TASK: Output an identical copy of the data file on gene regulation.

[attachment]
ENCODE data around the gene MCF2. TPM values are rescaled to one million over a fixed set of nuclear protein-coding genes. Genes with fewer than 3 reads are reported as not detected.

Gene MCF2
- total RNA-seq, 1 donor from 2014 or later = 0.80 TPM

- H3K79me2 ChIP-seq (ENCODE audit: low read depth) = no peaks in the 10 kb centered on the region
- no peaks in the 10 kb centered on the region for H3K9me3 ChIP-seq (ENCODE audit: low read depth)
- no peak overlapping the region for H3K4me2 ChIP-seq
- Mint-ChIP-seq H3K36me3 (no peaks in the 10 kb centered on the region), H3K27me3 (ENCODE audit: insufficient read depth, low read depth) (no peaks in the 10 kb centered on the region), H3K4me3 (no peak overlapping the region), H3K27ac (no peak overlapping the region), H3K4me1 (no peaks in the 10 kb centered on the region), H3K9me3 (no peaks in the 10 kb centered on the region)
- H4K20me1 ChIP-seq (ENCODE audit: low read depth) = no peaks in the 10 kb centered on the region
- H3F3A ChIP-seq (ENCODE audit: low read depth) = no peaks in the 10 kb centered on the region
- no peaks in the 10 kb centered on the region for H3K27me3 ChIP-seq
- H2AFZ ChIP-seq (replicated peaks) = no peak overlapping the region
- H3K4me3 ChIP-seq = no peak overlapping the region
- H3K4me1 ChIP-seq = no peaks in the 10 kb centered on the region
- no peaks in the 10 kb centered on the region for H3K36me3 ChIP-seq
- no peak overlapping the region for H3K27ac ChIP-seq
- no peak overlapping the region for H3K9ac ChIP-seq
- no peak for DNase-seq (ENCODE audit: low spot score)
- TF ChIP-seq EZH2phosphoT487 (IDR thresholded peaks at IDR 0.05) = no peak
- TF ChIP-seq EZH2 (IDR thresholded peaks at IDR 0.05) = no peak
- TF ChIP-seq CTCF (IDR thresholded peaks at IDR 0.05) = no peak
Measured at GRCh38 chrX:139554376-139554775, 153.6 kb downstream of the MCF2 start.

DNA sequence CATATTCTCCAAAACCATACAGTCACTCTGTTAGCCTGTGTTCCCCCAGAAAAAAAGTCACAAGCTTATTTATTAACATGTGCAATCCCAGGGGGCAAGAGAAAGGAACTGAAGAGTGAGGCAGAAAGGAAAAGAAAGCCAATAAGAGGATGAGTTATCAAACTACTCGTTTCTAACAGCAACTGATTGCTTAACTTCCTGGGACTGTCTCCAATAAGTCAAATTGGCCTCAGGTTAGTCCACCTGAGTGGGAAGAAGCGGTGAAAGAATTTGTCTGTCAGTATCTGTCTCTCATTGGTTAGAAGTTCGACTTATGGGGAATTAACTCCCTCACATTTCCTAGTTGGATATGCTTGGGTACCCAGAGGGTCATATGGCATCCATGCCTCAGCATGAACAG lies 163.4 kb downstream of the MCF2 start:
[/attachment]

ENCODE data around the gene MCF2. TPM values are rescaled to one million over a fixed set of nuclear protein-coding genes. Genes with fewer than 3 reads are reported as not detected.

Gene MCF2
- total RNA-seq, 1 donor from 2014 or later = 0.80 TPM

- H3K79me2 ChIP-seq (ENCODE audit: low read depth) = no peaks in the 10 kb centered on the region
- no peaks in the 10 kb centered on the region for H3K9me3 ChIP-seq (ENCODE audit: low read depth)
- no peak overlapping the region for H3K4me2 ChIP-seq
- Mint-ChIP-seq H3K36me3 (no peaks in the 10 kb centered on the region), H3K27me3 (ENCODE audit: insufficient read depth, low read depth) (no peaks in the 10 kb centered on the region), H3K4me3 (no peak overlapping the region), H3K27ac (no peak overlapping the region), H3K4me1 (no peaks in the 10 kb centered on the region), H3K9me3 (no peaks in the 10 kb centered on the region)
- H4K20me1 ChIP-seq (ENCODE audit: low read depth) = no peaks in the 10 kb centered on the region
- H3F3A ChIP-seq (ENCODE audit: low read depth) = no peaks in the 10 kb centered on the region
- no peaks in the 10 kb centered on the region for H3K27me3 ChIP-seq
- H2AFZ ChIP-seq (replicated peaks) = no peak overlapping the region
- H3K4me3 ChIP-seq = no peak overlapping the region
- H3K4me1 ChIP-seq = no peaks in the 10 kb centered on the region
- no peaks in the 10 kb centered on the region for H3K36me3 ChIP-seq
- no peak overlapping the region for H3K27ac ChIP-seq
- no peak overlapping the region for H3K9ac ChIP-seq
- no peak for DNase-seq (ENCODE audit: low spot score)
- TF ChIP-seq EZH2phosphoT487 (IDR thresholded peaks at IDR 0.05) = no peak
- TF ChIP-seq EZH2 (IDR thresholded peaks at IDR 0.05) = no peak
- TF ChIP-seq CTCF (IDR thresholded peaks at IDR 0.05) = no peak
Measured at GRCh38 chrX:139554376-139554775, 153.6 kb downstream of the MCF2 start.

DNA sequence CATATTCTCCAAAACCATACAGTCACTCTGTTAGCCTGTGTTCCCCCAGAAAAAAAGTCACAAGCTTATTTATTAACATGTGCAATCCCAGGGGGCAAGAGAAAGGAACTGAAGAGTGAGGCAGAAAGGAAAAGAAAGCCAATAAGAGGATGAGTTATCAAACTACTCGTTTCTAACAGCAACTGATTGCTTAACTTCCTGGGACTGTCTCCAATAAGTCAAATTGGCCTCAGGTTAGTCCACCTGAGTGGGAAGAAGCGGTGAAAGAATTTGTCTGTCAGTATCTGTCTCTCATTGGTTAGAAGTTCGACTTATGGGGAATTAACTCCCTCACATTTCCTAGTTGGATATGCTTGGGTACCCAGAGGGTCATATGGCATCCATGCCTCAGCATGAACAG lies 163.4 kb downstream of the MCF2 start: